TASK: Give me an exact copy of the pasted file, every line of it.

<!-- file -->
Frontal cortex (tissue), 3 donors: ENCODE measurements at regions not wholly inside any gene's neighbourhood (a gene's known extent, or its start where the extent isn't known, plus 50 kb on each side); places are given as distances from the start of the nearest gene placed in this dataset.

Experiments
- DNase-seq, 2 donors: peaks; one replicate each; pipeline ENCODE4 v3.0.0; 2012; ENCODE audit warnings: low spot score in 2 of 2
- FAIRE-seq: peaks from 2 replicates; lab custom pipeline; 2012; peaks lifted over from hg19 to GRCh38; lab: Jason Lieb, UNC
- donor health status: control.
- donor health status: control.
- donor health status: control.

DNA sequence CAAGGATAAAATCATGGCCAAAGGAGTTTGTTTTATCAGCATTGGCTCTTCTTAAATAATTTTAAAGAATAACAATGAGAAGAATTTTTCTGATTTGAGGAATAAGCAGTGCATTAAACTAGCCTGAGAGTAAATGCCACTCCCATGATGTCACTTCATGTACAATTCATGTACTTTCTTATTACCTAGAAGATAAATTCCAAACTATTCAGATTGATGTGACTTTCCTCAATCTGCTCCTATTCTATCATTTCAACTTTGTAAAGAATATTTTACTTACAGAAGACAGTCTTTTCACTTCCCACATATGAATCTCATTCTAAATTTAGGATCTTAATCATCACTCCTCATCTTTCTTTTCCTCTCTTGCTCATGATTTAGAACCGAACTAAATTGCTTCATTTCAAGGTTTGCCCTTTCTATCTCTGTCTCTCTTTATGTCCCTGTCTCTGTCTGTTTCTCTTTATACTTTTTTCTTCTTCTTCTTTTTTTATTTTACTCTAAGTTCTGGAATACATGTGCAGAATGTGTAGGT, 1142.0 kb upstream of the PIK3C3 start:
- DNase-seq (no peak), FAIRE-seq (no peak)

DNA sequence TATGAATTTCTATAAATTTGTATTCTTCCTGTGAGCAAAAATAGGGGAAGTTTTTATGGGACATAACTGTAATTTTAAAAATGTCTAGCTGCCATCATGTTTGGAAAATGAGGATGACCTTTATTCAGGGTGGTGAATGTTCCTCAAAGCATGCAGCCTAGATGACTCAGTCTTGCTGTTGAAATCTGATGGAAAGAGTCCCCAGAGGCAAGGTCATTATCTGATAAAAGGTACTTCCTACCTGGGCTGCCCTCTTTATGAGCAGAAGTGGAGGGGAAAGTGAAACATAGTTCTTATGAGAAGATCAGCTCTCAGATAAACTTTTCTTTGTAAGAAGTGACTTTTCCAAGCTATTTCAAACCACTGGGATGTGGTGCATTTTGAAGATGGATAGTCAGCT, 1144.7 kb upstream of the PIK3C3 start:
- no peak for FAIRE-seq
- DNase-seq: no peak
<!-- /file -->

Frontal cortex (tissue), 3 donors: ENCODE measurements at regions not wholly inside any gene's neighbourhood (a gene's known extent, or its start where the extent isn't known, plus 50 kb on each side); places are given as distances from the start of the nearest gene placed in this dataset.

Experiments
- DNase-seq, 2 donors: peaks; one replicate each; pipeline ENCODE4 v3.0.0; 2012; ENCODE audit warnings: low spot score in 2 of 2
- FAIRE-seq: peaks from 2 replicates; lab custom pipeline; 2012; peaks lifted over from hg19 to GRCh38; lab: Jason Lieb, UNC
- donor health status: control.
- donor health status: control.
- donor health status: control.

DNA sequence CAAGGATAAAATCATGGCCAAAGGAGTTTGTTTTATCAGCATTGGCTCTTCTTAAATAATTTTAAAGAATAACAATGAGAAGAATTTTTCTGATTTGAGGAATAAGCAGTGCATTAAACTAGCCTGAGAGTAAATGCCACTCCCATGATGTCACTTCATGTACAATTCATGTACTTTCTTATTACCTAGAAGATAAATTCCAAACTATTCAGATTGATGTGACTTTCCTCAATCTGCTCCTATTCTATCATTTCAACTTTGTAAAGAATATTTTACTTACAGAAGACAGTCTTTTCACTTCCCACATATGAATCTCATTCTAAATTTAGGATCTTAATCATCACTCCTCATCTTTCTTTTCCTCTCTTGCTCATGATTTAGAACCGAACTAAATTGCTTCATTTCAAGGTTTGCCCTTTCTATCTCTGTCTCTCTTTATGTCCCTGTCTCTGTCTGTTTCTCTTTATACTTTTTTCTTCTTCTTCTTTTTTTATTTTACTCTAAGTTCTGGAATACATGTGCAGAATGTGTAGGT, 1142.0 kb upstream of the PIK3C3 start:
- DNase-seq (no peak), FAIRE-seq (no peak)

DNA sequence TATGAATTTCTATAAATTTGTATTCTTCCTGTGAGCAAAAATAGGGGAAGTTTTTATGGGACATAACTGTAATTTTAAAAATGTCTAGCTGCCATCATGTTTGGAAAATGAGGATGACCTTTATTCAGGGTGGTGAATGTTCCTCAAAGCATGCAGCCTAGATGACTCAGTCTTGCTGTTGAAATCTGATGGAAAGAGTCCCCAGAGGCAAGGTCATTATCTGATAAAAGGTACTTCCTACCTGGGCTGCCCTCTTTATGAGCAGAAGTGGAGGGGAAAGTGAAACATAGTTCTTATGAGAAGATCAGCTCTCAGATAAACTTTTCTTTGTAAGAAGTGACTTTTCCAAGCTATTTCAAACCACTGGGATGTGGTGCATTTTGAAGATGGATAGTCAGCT, 1144.7 kb upstream of the PIK3C3 start:
- no peak for FAIRE-seq
- DNase-seq: no peak